Archive for the ‘General’ Category

Apple iCloud Keeps More Real-Time Data Than You Can Imagine

Thursday, February 8th, 2018

Apple has a wonderfully integrated ecosystem. Apple computers, tablets and phones conveniently synchronize information such as passwords, Web browsing history, contacts and call logs across all of the user’s devices. This synchronization mechanism uses iCloud to sync and store information. The syncing mechanism works independently from iOS system backups that are also stored in iCloud (or iCloud Drive). As opposed to daily iCloud backups, synchronized data is updated and propagated across devices in almost real time. Extracting this information can be invaluable for investigations as it provides access to the most up to date information about the user, their activities and whereabouts.

What exactly is synced through iCloud? The screen shot above lists all options available in iOS 11. As you can see, the following types of data are (or can be) synced across Apple devices:

  • Photos (iCloud Photo Library)
  • Mail (iCloud mail only)
  • Contacts, Calendars and Reminders
  • Safari (browsing history, bookmarks and tabs open on other devices)
  • Game Center (profiles, achievements and game progress)
  • Siri (requests, settings)
  • Keychain (iCloud Keychain stores passwords and forms from Safari, iOS system, Apple and some third-party apps, but not Google Chrome)
  • iCloud backups (up to last 3 copies per device, created daily while charging)
  • iBooks, Pages, Numbers and Keynote (e-books, PDF files, documents)
  • Maps (user’s search history, routes and places)
  • Wallet
  • Wi-Fi

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Meet iOS 11.3: Apple to Make It Harder for Law Enforcement to Extract iPhone Data

Thursday, January 25th, 2018

Forget battery issues. Yes, Apple issued an apology for slowing down the iPhone and promised to add better battery management in future versions of iOS, but that’s not the point in iOS 11.3. Neither are ARKit improvements or AirPlay 2 support. There is something much more important, and it is gong to affect everyone.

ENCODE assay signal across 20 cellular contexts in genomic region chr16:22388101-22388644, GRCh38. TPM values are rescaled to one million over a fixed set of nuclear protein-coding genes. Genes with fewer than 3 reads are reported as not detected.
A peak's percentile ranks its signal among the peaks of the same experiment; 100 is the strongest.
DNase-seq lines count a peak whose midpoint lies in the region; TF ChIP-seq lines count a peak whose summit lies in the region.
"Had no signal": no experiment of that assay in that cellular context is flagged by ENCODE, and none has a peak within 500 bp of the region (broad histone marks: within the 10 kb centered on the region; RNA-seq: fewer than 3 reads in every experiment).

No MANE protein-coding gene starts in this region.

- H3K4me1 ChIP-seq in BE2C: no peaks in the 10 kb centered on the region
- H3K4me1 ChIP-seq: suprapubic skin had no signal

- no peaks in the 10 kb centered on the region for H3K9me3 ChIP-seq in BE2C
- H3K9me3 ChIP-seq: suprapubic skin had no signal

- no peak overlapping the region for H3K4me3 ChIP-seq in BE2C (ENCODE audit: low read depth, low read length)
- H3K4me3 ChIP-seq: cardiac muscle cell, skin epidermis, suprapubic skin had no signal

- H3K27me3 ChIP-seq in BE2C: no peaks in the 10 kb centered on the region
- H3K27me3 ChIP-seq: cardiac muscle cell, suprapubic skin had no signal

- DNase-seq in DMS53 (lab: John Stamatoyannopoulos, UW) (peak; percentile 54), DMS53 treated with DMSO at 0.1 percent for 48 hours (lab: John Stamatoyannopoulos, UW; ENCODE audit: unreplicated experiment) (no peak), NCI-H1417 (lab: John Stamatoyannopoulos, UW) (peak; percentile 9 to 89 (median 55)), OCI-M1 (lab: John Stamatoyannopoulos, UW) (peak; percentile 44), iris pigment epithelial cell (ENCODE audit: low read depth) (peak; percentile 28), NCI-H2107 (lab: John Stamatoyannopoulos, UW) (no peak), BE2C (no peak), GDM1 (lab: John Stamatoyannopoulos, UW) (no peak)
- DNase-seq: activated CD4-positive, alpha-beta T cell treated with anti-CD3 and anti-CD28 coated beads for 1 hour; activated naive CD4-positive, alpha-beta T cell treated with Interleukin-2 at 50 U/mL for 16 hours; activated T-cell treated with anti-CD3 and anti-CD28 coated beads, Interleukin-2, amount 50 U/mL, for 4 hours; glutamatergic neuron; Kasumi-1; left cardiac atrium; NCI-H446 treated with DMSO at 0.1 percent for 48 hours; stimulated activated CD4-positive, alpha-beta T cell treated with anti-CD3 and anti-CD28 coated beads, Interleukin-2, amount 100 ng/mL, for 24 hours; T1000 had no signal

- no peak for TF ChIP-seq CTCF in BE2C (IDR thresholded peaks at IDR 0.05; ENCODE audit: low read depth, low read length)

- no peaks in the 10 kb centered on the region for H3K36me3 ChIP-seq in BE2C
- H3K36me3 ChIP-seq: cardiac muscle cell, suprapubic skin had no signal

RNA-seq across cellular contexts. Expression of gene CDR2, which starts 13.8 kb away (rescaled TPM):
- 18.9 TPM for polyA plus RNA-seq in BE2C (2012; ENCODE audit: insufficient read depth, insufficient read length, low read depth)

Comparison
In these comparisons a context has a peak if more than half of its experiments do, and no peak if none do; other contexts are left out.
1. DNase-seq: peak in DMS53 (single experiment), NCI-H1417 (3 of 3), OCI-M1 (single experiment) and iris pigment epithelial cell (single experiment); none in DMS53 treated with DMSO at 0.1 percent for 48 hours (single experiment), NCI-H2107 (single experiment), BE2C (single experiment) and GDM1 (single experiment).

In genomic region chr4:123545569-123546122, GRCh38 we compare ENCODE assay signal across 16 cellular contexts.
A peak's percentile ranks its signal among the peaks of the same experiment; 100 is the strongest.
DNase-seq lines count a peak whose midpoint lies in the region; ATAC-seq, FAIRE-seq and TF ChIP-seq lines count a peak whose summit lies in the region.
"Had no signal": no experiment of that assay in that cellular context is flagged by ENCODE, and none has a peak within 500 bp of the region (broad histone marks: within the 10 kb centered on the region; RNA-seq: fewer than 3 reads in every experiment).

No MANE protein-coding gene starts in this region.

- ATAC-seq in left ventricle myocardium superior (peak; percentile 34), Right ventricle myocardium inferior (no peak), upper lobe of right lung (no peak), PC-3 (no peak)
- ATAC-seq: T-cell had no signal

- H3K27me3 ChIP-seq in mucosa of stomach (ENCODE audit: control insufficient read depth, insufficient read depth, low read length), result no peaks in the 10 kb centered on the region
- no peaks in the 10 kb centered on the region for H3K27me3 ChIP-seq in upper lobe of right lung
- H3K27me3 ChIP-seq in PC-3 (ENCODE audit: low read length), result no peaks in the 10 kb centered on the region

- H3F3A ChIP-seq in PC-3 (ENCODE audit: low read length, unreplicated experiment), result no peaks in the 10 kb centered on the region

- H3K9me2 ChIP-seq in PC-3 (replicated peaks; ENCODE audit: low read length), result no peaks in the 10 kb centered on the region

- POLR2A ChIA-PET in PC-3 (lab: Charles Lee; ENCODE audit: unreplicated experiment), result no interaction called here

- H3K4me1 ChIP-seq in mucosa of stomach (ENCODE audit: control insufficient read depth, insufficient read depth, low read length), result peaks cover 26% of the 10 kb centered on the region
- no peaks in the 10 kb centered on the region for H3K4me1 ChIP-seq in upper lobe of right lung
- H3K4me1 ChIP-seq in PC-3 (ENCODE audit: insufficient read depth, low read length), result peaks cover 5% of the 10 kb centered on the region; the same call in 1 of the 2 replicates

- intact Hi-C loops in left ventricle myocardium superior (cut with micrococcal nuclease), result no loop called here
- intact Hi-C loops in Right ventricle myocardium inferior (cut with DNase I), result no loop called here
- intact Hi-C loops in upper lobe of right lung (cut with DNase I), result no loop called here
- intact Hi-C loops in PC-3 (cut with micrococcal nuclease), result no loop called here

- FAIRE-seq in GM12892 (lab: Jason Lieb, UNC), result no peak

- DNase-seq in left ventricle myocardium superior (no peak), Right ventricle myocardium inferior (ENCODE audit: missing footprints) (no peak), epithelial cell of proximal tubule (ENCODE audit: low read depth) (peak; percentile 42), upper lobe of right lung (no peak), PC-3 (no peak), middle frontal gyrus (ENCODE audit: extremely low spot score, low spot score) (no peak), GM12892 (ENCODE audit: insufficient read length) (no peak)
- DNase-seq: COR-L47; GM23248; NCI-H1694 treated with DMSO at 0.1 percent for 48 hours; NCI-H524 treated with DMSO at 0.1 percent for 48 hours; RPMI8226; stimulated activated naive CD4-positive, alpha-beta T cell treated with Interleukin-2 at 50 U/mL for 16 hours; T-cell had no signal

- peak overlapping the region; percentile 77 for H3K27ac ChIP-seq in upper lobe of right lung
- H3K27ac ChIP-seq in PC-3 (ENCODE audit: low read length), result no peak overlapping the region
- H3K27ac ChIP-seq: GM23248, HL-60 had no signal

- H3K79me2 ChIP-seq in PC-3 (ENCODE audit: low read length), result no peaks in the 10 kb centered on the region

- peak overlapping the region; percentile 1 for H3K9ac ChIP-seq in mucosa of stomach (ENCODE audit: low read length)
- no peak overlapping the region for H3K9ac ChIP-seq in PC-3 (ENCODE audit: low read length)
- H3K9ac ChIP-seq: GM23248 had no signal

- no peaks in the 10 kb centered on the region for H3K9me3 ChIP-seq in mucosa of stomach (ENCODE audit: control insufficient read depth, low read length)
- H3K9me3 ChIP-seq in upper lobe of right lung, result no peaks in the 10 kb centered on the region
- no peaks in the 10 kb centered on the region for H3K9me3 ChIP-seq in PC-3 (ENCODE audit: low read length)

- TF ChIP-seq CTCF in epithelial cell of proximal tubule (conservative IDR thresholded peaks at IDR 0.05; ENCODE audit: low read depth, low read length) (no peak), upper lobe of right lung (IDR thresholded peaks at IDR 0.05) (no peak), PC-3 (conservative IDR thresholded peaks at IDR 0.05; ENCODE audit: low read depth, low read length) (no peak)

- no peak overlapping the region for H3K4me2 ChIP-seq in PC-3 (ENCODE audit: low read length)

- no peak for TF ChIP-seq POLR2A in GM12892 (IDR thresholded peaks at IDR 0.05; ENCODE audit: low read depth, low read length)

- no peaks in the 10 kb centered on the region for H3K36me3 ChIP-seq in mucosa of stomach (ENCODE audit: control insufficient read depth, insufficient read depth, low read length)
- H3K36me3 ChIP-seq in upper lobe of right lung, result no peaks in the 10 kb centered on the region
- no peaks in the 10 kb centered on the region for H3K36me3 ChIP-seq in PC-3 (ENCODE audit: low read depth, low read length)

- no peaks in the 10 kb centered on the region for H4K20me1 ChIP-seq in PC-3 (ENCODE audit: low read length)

Apple iOS is (and always was) the most secure mobile OS. FBI forensic expert called Apple “evil genius” because of that. Full disk encryption (since iOS 4), very reliable factory reset protection, Secure Enclave, convenient two-factor authentication are just a few things to mention. Starting with iOS 8, Apple itself cannot break into the locked iPhone. While in theory they are technically capable of creating (and signing, as they hold the keys) a special firmware image to boot the device, its encryption is not based on a hardware-specific key alone (as was the case for iOS 7 and older, and still the case for most Androids). Instead, the encryption key is also based on the user’s passcode, which is now 6 digits by default. Cracking of the passcode is not possible at all, thanks to Secure Enclave. Still, in come cases, Apple may help law enforcement personnel, and they at least provide some trainings to FBI and local police.

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What’s New in iOS 11 Security: the Quick Reference Guide

Thursday, December 21st, 2017

iOS 11 introduced multiple changes to its security model. Some of these changes are highly welcome, while we aren’t exactly fond of some others. In this quick reference guide, we tried to summarize all the changes introduced by iOS 11 in the security department.

Compared to iOS 10 and earlier versions of the system, iOS 11 introduced the following security changes:

–  Reset password to local backups (passcode required), which makes logical acquisition trivial

–  For 2FA accounts, reset Apple ID password and change trusted phone number with just device passcode (possible for both iOS 11 and iOS 10)

–  Health data sync with iCloud (users can disable)

+  Passcode required to establish trust relationship with a PC (Touch ID/Face ID can no longer be used to pair)

+  Quickly and discretely disable Touch ID/Face ID via S.O.S. mode